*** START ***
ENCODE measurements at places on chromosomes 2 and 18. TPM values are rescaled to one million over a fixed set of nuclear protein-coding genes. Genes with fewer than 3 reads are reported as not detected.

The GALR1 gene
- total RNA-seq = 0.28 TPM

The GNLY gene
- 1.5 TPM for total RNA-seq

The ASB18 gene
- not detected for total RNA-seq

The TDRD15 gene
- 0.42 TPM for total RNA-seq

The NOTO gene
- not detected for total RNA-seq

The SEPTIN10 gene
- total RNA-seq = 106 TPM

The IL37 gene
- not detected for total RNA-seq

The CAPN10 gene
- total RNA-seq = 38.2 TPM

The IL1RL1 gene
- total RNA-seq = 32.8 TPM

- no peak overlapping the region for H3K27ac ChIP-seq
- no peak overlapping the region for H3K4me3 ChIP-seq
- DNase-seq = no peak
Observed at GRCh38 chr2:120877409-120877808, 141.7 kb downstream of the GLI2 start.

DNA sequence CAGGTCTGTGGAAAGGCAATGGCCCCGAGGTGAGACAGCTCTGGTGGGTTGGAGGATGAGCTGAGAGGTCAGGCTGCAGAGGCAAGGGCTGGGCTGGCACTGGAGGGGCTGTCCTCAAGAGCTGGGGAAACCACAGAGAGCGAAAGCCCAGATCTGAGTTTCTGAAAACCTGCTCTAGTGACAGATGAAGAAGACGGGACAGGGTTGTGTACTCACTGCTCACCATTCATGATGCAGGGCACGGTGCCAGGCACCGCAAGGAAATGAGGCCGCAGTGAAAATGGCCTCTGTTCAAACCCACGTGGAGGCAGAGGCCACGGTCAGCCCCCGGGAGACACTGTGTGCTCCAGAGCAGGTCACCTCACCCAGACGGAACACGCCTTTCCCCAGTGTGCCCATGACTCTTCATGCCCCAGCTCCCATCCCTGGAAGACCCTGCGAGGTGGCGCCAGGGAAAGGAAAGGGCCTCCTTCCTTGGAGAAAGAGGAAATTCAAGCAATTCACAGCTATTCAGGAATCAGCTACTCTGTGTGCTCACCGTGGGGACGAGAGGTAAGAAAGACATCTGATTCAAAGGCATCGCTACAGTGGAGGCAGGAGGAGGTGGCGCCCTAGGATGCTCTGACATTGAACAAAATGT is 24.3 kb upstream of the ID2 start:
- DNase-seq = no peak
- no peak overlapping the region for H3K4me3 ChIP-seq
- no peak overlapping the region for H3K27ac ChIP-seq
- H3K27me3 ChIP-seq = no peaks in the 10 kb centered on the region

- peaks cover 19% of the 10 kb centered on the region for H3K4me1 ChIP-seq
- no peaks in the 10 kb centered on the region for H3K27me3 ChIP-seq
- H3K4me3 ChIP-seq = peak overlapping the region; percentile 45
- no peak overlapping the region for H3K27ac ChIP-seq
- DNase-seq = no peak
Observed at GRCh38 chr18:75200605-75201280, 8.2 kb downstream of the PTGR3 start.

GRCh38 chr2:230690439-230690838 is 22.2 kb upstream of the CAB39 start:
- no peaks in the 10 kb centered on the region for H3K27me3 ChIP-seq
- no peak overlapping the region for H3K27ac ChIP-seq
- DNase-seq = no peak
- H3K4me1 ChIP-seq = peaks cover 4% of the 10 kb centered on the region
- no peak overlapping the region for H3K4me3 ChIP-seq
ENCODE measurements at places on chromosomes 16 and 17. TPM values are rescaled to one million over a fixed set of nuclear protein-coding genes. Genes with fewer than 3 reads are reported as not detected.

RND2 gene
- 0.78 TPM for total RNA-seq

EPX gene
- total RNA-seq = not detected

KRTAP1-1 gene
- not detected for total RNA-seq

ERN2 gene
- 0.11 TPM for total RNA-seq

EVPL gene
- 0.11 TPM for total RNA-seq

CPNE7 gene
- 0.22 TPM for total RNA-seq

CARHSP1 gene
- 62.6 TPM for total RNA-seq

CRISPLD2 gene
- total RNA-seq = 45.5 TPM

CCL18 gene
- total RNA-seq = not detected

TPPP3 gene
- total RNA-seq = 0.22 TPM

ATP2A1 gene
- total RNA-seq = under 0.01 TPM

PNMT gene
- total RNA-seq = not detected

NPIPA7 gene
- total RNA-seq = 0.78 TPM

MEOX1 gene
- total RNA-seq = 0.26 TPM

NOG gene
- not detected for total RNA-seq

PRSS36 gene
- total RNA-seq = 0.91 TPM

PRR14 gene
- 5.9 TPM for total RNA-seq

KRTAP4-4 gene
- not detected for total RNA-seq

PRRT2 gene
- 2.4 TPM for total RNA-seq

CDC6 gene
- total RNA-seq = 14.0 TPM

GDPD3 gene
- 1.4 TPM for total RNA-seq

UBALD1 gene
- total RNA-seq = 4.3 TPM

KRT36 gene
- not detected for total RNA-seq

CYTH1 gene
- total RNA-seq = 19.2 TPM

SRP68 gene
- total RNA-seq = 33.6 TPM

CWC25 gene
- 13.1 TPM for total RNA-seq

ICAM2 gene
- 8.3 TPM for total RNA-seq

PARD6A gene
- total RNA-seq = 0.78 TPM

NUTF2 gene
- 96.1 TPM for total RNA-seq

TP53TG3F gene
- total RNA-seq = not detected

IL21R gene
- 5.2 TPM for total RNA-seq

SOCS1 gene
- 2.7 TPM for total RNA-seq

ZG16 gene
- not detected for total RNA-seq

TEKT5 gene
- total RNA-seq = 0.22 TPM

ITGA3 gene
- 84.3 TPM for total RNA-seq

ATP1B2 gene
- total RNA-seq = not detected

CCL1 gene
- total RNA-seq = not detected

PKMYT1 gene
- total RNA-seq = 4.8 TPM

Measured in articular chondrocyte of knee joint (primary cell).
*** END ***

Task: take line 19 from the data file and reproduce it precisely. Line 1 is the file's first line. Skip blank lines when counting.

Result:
- total RNA-seq = 32.8 TPM